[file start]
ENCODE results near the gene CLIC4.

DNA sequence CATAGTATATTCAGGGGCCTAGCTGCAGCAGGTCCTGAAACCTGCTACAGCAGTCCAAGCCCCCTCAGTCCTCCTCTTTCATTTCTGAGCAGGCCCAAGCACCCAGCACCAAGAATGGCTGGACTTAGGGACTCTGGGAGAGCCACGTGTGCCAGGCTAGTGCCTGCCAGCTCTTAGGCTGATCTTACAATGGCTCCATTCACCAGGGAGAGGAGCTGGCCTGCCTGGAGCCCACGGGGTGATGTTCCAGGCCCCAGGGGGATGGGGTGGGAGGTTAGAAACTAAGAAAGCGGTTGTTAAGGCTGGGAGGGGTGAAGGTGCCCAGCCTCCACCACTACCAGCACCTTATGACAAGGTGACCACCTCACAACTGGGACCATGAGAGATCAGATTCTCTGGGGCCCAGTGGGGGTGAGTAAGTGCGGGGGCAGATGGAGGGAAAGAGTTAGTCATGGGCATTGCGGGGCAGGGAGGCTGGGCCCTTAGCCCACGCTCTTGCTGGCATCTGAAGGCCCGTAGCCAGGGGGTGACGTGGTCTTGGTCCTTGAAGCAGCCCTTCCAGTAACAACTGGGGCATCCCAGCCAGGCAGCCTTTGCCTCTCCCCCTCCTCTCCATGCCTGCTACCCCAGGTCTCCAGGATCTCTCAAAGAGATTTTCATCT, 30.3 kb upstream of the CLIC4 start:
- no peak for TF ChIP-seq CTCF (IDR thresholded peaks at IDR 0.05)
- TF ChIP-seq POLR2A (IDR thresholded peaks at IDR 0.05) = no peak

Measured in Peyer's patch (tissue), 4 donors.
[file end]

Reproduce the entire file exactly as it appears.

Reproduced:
ENCODE results near the gene CLIC4.

DNA sequence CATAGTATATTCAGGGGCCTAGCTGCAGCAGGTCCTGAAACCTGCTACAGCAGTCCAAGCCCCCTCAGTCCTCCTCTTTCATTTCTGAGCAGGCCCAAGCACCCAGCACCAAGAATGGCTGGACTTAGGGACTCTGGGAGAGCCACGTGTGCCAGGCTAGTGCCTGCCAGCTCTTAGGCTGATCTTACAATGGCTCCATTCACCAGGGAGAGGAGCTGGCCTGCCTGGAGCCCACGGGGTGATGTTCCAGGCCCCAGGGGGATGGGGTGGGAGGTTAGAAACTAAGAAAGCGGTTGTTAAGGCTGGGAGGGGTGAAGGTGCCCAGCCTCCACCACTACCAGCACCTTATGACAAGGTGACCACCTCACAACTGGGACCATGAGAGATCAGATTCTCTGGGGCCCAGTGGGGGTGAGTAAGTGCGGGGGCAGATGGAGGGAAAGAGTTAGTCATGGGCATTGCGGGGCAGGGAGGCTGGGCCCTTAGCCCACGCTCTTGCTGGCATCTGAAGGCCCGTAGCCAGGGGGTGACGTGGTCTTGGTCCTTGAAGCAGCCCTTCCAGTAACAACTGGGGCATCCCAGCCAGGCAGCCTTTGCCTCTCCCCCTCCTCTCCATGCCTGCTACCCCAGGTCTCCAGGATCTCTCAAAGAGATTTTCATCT, 30.3 kb upstream of the CLIC4 start:
- no peak for TF ChIP-seq CTCF (IDR thresholded peaks at IDR 0.05)
- TF ChIP-seq POLR2A (IDR thresholded peaks at IDR 0.05) = no peak

Measured in Peyer's patch (tissue), 4 donors.